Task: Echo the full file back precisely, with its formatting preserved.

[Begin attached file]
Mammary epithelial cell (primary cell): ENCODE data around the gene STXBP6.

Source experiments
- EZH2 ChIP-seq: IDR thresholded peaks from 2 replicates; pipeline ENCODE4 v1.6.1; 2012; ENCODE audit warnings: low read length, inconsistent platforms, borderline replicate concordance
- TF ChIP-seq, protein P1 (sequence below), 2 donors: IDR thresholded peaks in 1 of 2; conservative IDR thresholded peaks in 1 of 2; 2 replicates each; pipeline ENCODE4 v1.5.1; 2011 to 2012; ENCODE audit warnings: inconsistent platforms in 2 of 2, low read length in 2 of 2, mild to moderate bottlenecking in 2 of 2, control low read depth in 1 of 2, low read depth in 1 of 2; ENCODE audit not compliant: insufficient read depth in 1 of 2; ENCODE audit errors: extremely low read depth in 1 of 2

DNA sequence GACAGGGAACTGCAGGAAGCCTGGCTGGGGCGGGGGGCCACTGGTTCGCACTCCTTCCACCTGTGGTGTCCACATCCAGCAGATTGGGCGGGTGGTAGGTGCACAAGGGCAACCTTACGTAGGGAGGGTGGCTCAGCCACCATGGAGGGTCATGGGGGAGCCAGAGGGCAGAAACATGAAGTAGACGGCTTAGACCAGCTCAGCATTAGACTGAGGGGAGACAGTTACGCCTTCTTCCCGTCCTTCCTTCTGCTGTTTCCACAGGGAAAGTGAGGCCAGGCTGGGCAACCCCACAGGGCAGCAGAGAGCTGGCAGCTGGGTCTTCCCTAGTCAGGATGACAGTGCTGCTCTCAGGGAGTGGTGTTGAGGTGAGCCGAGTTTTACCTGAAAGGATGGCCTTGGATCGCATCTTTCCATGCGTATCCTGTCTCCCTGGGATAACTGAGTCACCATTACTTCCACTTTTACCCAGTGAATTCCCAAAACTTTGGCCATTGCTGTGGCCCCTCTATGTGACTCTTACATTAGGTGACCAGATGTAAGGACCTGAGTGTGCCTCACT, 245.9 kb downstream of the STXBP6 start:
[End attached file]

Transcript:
Mammary epithelial cell (primary cell): ENCODE data around the gene STXBP6.

Source experiments
- EZH2 ChIP-seq: IDR thresholded peaks from 2 replicates; pipeline ENCODE4 v1.6.1; 2012; ENCODE audit warnings: low read length, inconsistent platforms, borderline replicate concordance
- TF ChIP-seq, protein P1 (sequence below), 2 donors: IDR thresholded peaks in 1 of 2; conservative IDR thresholded peaks in 1 of 2; 2 replicates each; pipeline ENCODE4 v1.5.1; 2011 to 2012; ENCODE audit warnings: inconsistent platforms in 2 of 2, low read length in 2 of 2, mild to moderate bottlenecking in 2 of 2, control low read depth in 1 of 2, low read depth in 1 of 2; ENCODE audit not compliant: insufficient read depth in 1 of 2; ENCODE audit errors: extremely low read depth in 1 of 2

DNA sequence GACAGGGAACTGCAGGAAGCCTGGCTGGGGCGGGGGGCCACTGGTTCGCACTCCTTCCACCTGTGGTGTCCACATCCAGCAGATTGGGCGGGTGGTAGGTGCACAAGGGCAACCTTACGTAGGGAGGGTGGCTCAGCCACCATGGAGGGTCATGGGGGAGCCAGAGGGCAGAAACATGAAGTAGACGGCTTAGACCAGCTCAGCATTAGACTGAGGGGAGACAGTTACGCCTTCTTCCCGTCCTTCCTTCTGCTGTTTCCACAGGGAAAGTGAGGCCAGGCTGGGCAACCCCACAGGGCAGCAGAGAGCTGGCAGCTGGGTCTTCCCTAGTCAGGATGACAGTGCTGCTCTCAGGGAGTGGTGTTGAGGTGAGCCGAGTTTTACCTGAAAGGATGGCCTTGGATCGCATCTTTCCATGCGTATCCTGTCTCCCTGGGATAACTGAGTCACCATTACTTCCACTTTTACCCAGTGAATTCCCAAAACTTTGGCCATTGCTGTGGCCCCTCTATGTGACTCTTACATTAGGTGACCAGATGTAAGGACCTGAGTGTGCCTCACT, 245.9 kb downstream of the STXBP6 start: